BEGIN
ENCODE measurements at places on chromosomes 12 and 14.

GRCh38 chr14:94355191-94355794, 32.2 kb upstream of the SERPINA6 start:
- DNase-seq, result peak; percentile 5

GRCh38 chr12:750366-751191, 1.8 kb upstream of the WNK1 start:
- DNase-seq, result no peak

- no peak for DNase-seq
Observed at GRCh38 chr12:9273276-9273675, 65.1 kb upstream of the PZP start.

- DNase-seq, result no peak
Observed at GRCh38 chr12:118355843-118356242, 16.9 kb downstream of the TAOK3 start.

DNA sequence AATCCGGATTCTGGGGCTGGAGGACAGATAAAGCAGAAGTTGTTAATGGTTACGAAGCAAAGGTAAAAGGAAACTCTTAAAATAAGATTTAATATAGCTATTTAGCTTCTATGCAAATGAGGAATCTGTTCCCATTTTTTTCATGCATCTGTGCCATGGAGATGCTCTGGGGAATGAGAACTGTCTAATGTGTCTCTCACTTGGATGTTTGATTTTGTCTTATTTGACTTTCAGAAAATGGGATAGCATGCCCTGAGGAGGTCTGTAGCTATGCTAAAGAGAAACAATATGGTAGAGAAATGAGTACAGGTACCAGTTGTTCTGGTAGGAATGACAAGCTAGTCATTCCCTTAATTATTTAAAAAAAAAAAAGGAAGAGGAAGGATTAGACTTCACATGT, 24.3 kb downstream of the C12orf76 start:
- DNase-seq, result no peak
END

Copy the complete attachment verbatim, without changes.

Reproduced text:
ENCODE measurements at places on chromosomes 12 and 14.

GRCh38 chr14:94355191-94355794, 32.2 kb upstream of the SERPINA6 start:
- DNase-seq, result peak; percentile 5

GRCh38 chr12:750366-751191, 1.8 kb upstream of the WNK1 start:
- DNase-seq, result no peak

- no peak for DNase-seq
Observed at GRCh38 chr12:9273276-9273675, 65.1 kb upstream of the PZP start.

- DNase-seq, result no peak
Observed at GRCh38 chr12:118355843-118356242, 16.9 kb downstream of the TAOK3 start.

DNA sequence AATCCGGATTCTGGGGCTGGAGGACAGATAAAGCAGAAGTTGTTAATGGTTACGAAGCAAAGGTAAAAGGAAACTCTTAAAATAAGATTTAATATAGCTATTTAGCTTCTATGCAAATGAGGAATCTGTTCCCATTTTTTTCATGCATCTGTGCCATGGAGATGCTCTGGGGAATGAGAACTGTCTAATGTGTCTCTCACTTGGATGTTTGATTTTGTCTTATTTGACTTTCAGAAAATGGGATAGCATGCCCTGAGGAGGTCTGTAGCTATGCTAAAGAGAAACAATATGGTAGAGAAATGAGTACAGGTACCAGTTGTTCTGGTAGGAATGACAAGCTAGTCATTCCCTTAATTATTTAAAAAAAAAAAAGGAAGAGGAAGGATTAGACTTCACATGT, 24.3 kb downstream of the C12orf76 start:
- DNase-seq, result no peak